Sino-US talks nosedive over Japan

China’s President Xi Jinping and US Vice-President Joe Biden were supposed to bolster relations but spent time discussing the Chinese air zone that has ramped up regional tensions. (AFP)

China’s President Xi Jinping and US Vice-President Joe Biden were supposed to bolster relations but spent time discussing the Chinese air zone that has ramped up regional tensions. (AFP)

United States Vice-President Joe Biden’s trip to Asia was supposed to focus on economic co-operation. Instead, it is being dominated by the row over China’s new air defence identification zone.

"It’s definitely a damage control mission," said Stephanie Kleine-Ahlbrandt, Asia-Pacific director at the US Institute of Peace.

"Hopefully it will calm things down a bit and there might be an agreement. Possibly as a result of the trip we might not see huge amounts of scrambling jets in an aggressive way by China."

China has already brushed aside US calls for it to scrap its procedures for the zone.
A more plausible outcome is tacit agreement from Tokyo and Beijing on what sort of behaviour is acceptable in the area.

But China sees the US as anything but a neutral arbiter. While the territorial dispute in the East China Sea has been driven very much by Sino-Japanese strife – in particular the chain of events that unfolded with the detention of a Chinese fishing boat captain and Japan’s purchase of three of the disputed islands from private hands – "the view in China is that Japan would never do this unless it was emboldened by the US", said Kleine-Ahlbrandt.

In the background are broader questions about influence in the Asia-Pacific region as a rising power exerts itself to the concern of neighbours and faces the world’s only superpower.

The US and Japan have a joint defence pact, but some diplomats suspect China does not believe the US is truly committed to backing up its ally. At the same time, the US hopes to prevent tensions between China and Japan from escalating.

"The US had to send B-52s; it couldn’t let Japan do it," said Kleine-Ahlbrandt.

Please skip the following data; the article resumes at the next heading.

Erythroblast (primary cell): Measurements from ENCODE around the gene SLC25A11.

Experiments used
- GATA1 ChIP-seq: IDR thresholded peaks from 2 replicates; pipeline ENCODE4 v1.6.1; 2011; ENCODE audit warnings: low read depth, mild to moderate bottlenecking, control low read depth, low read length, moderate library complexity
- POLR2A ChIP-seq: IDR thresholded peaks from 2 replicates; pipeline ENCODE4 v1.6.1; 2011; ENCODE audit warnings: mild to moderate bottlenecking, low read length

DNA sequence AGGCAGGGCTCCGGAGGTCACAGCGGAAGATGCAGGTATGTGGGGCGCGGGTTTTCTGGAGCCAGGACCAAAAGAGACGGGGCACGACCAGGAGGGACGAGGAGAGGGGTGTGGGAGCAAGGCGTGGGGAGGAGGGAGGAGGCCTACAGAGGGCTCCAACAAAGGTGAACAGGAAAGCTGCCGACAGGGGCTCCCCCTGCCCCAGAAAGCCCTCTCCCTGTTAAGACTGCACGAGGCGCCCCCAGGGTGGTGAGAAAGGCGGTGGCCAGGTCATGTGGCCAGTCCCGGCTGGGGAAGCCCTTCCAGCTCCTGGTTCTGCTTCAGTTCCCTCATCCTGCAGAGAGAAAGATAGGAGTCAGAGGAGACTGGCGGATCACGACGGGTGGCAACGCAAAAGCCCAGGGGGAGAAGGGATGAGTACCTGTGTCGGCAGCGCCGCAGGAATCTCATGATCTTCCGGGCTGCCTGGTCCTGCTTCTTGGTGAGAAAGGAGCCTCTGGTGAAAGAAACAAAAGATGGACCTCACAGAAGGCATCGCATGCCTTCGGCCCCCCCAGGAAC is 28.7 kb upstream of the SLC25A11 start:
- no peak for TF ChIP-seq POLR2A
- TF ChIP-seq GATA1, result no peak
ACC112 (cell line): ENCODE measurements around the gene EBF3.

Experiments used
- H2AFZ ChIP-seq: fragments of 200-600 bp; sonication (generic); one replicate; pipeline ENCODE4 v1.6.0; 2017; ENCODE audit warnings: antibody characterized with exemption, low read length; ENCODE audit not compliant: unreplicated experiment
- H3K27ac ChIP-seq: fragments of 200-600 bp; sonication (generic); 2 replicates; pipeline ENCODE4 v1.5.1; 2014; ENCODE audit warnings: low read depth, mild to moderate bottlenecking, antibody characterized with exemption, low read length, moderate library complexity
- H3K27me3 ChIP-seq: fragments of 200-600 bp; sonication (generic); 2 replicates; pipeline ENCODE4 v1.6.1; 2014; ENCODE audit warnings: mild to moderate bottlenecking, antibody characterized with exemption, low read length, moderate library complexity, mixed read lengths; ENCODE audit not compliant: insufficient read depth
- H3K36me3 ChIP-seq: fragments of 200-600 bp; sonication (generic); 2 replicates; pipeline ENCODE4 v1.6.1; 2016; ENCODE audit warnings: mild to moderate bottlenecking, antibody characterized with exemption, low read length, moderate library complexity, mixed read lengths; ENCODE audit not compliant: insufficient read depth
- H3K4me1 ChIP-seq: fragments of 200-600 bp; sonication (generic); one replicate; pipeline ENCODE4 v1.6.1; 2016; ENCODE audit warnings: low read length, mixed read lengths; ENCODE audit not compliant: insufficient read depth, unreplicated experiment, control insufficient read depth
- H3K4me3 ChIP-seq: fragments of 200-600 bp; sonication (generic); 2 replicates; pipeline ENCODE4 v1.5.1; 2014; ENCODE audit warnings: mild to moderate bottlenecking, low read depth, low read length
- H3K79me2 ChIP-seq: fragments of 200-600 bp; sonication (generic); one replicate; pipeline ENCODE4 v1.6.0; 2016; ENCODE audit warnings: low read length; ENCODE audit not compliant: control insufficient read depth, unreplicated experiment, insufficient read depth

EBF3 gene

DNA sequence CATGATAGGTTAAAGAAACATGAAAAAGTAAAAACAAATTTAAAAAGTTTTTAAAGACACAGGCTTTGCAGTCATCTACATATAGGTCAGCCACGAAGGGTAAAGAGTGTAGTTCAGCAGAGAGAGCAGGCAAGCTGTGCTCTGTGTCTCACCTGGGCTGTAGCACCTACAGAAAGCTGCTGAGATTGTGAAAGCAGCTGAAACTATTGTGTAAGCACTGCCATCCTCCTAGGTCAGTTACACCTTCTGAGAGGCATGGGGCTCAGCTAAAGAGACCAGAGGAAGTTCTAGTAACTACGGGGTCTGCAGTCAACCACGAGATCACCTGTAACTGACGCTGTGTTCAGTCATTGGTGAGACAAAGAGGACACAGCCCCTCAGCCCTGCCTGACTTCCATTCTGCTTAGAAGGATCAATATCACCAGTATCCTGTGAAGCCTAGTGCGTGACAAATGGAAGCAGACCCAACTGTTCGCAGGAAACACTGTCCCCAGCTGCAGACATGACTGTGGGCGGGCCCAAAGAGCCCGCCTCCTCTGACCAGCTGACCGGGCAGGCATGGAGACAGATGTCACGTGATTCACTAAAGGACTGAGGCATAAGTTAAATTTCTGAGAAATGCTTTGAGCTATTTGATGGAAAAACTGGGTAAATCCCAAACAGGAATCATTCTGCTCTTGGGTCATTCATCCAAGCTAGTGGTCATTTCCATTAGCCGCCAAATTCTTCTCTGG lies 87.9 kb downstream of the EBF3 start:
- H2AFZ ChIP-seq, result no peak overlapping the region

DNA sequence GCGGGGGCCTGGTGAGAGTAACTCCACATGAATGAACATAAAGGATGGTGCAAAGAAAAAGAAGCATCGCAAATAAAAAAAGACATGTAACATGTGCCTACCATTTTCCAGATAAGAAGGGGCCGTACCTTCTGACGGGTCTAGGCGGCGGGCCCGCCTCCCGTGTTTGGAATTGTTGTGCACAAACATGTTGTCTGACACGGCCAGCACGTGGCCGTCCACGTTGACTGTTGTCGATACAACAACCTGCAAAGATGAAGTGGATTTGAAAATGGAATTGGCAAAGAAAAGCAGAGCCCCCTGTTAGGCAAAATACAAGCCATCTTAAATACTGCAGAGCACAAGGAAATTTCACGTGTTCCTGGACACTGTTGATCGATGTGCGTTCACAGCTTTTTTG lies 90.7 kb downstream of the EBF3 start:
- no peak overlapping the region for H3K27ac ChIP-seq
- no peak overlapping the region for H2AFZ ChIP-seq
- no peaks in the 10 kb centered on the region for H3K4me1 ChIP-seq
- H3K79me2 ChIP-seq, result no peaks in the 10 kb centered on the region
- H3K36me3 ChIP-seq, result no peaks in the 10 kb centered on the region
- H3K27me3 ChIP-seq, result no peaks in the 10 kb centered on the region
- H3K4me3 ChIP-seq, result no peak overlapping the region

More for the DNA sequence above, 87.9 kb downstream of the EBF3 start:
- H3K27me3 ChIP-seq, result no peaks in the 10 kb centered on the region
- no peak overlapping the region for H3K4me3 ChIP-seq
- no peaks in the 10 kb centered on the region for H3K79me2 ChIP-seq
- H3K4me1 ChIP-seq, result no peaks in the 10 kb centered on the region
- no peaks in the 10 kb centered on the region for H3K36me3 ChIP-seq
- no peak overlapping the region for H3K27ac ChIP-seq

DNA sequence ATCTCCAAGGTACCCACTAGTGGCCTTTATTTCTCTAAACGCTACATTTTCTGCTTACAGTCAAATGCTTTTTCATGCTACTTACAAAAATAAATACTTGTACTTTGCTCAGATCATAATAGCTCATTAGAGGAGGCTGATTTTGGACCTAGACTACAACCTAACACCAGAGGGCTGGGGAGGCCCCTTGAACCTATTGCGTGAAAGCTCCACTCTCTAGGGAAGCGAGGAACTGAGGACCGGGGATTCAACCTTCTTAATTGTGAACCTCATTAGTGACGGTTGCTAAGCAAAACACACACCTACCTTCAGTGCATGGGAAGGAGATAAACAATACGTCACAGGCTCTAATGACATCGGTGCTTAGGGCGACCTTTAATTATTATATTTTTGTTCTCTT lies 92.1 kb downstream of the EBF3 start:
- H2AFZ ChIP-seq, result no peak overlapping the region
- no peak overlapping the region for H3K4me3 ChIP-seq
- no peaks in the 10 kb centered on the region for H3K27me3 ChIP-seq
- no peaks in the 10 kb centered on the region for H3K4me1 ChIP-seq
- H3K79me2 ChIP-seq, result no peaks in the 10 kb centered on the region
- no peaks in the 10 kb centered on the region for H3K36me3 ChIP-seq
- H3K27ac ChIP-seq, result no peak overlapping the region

"So the issue has enlarged itself to the great powers coming directly head to head ... It has brought the US into [the broader East China Sea dispute] in a really direct way and thrown a lot of light on the great power dimensions of this conflict.

"Very prominent in this latest round is the sense that in China they would like the US to play a much lesser role in the region – and the US intends to remain in the region with no change whatsoever. That’s the bottom line of the struggle and it’s playing out here."

Some believe the Obama administration’s 2011 announcement of a "pivot" to Asia – refocusing its foreign policy towards the region – spurred Chinese fears of containment.

June Teufel Dreyer, an expert on the region at the University of Miami, suggested that, rather, it offered China an opportunity to assert itself.

"They never say they are taking the initiative to do something; they always say it is a response to something else," she noted.

"I don’t think it needs to be concerned actually ... Given sequestration and the fact the US is unlikely to ever be able to extricate itself from the problems of the Middle East, we are not going to have the wherewithal to reinforce it. Obama’s intention was good but the policy somehow doesn’t seem to have been thought through very well.

"If I’m president and I announce a pivot to Asia, which I should know will give China a rationalisation for responding, I would first make sure I had the ability to put teeth in that, and a group of marines in Darwin probably isn’t enough."

Kleine-Ahlbrandt noted that the pivot was supposed to be a broad refocusing of foreign policy – not simply military – but that "the more rounded elements of it were botched". – © Guardian News & Media 2013

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